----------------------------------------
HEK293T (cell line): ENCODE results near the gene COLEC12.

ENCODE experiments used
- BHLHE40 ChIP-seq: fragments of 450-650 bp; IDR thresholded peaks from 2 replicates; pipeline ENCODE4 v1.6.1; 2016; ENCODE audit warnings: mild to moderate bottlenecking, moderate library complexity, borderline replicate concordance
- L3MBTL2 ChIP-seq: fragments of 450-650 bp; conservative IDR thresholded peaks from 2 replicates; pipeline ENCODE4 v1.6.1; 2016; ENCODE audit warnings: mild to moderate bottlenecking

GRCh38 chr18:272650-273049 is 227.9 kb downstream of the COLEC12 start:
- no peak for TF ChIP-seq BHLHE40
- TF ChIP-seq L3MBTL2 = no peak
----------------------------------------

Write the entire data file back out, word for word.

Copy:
HEK293T (cell line): ENCODE results near the gene COLEC12.

ENCODE experiments used
- BHLHE40 ChIP-seq: fragments of 450-650 bp; IDR thresholded peaks from 2 replicates; pipeline ENCODE4 v1.6.1; 2016; ENCODE audit warnings: mild to moderate bottlenecking, moderate library complexity, borderline replicate concordance
- L3MBTL2 ChIP-seq: fragments of 450-650 bp; conservative IDR thresholded peaks from 2 replicates; pipeline ENCODE4 v1.6.1; 2016; ENCODE audit warnings: mild to moderate bottlenecking

GRCh38 chr18:272650-273049 is 227.9 kb downstream of the COLEC12 start:
- no peak for TF ChIP-seq BHLHE40
- TF ChIP-seq L3MBTL2 = no peak